New Year’s Resolutions are tricky.
The new year is a very tempting time to wipe the slate clean and try to change things. I usually try to resist the majority of those temptations, because I take a very all-or-nothing approach to most of my endeavors. If I’m changing some stuff about my life because the calendar rolled over, you better believe I’m changing my whole life. I may have learned over the course of several years that such a mentality isn’t realistic. So if I make “new year’s resolutions” of sorts, I try to keep them minimal and subtle.
One thing I have noticed this year, however, is that I’m drawn to the projected reading lists that my friends are posting on social media. They have good goals, and good ideas, and the world of literature can be overwhelming sometimes when you’re trying to decide what to read, and . . . well . . . I have a confession to make.
I’m not much of a reader anymore. Like, at all.
There, I said it. Blasphemy for a writer. Actually, though, it’s impossible to be an effective writer if you aren’t constantly sampling what’s been successful. I’ve made the excuse, in the past, that given the choice of how to spend my free time, I’d rather spend it writing than reading. That’s not necessarily healthy, first, and second, I’m not sure it’s so true anymore. Over the past few months, I’ve tried to be more intentional about how to spend my free time, making it more directed toward self-care and less directed toward scrolling-absentmindedly-through-my-phone-and-playing-pointless-games.
Prioritizing reading would be a good way to accomplish both goals. Also, I’ve noticed that it really is something I miss in my life.
So, readers, with you as my witness, I hereby present my very modest goal of eight books I’d like to read in 2019 (in no particular order of interest or planned chronology):
- Middlesex— Jeffrey Eugenides. We read about half of this novel in a creative writing class I took in college. I really enjoyed it, but I stopped reading after it was no longer mandatory, because I was trying to get into grad school. Anyway, I would like to go back, reread it, and finish it this time. Plus, it’s a Pulitzer Prize winner. You really can’t go wrong.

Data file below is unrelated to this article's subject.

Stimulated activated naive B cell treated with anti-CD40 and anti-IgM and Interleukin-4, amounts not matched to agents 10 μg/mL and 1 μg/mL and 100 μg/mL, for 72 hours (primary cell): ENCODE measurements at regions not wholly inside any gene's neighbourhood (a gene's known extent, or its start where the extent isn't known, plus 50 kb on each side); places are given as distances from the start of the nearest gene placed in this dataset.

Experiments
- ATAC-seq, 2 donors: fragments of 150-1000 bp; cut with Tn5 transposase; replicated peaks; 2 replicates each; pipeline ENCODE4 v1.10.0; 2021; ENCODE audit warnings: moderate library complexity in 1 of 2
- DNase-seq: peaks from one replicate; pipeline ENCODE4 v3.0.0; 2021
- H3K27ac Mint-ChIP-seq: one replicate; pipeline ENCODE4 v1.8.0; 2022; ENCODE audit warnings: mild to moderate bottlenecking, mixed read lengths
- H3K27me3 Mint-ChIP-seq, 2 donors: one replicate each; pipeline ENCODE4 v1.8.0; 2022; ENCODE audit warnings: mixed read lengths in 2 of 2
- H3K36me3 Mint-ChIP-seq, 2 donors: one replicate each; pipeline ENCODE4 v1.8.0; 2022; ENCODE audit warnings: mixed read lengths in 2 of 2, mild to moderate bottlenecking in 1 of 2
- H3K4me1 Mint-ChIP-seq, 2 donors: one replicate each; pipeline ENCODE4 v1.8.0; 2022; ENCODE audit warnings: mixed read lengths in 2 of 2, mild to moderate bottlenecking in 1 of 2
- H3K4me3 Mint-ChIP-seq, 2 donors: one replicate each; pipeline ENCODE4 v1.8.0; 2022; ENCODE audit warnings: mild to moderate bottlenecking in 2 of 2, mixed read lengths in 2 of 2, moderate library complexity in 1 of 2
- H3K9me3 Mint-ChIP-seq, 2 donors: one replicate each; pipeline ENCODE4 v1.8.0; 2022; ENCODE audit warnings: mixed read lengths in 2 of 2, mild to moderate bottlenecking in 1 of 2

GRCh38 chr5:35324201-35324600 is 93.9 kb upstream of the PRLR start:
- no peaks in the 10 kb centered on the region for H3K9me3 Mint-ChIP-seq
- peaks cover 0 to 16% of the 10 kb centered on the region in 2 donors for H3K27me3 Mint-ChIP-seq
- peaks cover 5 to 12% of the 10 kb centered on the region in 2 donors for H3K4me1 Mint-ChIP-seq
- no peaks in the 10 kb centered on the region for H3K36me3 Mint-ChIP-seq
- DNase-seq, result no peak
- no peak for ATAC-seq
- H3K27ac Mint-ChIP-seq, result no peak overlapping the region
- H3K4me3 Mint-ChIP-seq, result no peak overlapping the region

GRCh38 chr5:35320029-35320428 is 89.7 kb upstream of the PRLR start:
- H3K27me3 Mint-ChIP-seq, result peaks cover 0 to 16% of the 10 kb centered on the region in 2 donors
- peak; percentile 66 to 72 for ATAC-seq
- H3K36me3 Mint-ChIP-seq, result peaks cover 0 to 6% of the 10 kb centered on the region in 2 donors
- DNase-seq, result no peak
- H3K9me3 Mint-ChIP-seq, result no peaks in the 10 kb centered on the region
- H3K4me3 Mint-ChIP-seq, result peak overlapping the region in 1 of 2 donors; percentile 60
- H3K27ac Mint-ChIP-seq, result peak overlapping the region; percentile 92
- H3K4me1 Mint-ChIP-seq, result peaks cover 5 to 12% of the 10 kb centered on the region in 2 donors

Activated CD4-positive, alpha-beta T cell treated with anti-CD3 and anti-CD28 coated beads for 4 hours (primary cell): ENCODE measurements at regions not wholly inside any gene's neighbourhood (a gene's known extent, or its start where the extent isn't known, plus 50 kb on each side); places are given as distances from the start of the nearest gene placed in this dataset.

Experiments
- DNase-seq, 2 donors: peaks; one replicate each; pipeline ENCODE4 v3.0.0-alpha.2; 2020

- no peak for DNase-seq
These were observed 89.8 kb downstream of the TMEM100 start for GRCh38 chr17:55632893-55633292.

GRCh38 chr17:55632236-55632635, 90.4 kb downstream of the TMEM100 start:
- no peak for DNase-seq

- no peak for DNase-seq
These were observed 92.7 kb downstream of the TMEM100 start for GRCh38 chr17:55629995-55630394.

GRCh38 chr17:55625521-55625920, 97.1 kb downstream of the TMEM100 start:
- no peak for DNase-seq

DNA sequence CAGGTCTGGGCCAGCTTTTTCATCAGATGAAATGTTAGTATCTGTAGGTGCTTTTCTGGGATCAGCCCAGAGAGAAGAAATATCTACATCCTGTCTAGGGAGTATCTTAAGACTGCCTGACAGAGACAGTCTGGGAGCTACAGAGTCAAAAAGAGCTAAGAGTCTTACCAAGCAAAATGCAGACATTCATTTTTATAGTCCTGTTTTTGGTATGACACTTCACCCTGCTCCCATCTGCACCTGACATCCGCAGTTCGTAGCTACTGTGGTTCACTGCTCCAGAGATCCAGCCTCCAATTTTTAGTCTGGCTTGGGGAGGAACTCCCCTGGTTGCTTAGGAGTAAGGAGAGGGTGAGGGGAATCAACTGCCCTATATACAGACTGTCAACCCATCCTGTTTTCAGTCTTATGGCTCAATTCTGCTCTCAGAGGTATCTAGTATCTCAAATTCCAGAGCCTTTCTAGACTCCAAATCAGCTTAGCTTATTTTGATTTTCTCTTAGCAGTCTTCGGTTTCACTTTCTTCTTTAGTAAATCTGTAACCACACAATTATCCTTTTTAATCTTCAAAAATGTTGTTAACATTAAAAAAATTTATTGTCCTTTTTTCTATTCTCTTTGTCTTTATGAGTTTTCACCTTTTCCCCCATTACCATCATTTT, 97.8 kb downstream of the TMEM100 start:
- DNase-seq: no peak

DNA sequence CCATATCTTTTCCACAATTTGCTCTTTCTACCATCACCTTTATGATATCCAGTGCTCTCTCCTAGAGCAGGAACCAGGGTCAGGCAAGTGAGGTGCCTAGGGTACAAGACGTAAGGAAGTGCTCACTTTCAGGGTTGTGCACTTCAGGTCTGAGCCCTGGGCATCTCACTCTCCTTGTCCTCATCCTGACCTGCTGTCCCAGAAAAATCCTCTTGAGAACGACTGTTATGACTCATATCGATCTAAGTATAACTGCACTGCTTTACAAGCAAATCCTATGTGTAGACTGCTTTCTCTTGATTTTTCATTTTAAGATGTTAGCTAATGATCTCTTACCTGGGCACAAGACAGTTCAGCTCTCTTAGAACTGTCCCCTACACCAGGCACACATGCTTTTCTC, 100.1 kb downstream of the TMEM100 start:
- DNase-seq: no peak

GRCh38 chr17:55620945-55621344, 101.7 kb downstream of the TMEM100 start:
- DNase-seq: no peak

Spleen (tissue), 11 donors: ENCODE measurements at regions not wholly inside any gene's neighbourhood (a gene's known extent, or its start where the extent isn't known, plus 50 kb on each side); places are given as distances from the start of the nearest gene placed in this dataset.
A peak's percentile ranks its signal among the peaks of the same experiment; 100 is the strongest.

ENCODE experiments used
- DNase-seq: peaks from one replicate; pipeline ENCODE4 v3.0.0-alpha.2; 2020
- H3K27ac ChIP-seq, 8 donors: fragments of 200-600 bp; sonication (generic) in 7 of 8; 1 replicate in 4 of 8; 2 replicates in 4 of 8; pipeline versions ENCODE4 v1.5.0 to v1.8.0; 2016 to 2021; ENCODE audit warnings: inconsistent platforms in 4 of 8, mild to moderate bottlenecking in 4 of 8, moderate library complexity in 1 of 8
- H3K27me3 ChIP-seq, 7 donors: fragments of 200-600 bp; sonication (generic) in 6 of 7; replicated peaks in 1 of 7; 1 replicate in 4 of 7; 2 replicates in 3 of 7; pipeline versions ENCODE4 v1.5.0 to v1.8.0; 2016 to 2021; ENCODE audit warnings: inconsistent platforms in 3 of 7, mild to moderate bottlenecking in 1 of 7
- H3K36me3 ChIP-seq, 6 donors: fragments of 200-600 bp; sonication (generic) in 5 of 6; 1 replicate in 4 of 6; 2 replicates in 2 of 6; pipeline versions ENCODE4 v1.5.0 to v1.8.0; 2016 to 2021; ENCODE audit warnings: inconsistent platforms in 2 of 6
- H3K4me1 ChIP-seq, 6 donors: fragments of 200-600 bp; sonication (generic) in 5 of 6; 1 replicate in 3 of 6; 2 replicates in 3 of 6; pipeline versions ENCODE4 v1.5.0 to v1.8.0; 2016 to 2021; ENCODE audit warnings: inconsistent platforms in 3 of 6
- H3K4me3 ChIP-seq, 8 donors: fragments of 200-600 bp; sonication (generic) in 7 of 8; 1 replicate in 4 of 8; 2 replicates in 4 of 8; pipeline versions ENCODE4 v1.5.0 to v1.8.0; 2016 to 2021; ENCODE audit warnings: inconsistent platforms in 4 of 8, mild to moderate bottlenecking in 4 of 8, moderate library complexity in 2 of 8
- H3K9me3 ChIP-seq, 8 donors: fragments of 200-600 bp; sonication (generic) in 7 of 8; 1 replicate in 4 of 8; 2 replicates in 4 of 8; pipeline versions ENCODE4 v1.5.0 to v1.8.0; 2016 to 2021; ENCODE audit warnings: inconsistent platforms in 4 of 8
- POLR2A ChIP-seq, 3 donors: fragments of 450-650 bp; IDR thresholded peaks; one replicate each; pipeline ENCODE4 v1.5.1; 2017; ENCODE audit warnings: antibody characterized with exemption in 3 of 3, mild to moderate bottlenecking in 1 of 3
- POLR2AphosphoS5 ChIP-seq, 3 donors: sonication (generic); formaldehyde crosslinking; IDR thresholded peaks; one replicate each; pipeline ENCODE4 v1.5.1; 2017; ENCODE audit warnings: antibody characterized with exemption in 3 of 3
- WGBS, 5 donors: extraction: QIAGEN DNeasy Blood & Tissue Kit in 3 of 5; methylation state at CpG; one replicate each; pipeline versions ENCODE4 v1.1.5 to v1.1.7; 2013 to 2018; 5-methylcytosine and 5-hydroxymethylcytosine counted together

- Turtles All the Way Down— John Green. No, I actually haven’t read any of John Green’s other books. This one, however, caught my eye for two reasons. First, as a reminder, turtles are my end-all-be-all favorite animal. I have collections (yes, plural) on display in my apartment, be it framed art, stuffed animals, trinkets, etc. Thus, I’ve always been a fan of the phrase “turtles all the way down.” Second, I’m aggressively supportive of any media that honestly portrays mental illness, in a real and accurate way, and pushes forward toward normalizing it. I’ve heard this book does a great job. I bought this as an audiobook last year. Audiobooks are great for certain mindless lab tasks, long walks, airplanes, and baths.
- The Book Thief— Markus Zusak. I can’t believe I still haven’t read this, and that’s getting remedied soon. This was gifted to me by Slytherin #1 (the college friend who helped inspire Casters’ Court), because it’s one of his favorite books of all time. I feel guilty for not having read it every time I see it on my shelf. No longer.
- The 100-Year-Old Man Who Climbed out the Window and Disappeared–– Jonas Jonasson. This one was a gift from my best friend’s sister and one of her highest-praised books of all time. It looks like a wonderful read.
- The Philosopher’s Flight— Tom Miller. This is another gift I received from a friend who’s good at picking books. The premise sounds very inventive, and I’m excited to dive in!
- A Wrinkle in Time— Madeleine L’Engle. This is another one that made the list because I’m ashamed I haven’t read yet. Another close friend read the series in college and highly recommended it. I own this one in both print and audiobook, so I really have no excuses.
- The Hundred Thousand Kingdoms— N.K. Jemisin. This is a very new discovery in my life. A friend from high school recently gushed about this author on Facebook, and I had to check her out.
- TBD. I have to leave some wiggle room, right? Several of the books listed above are the first book in a series, and I may want to keep reading. Or, something thrilling may come along later this year that I want to check out. I’ll let you know when I’ve decided on how to fill this slot.
I’d love to hear your comments and suggestions concerning my list, and also about your reading goals/lists/ideas for 2019! Happy reading, all!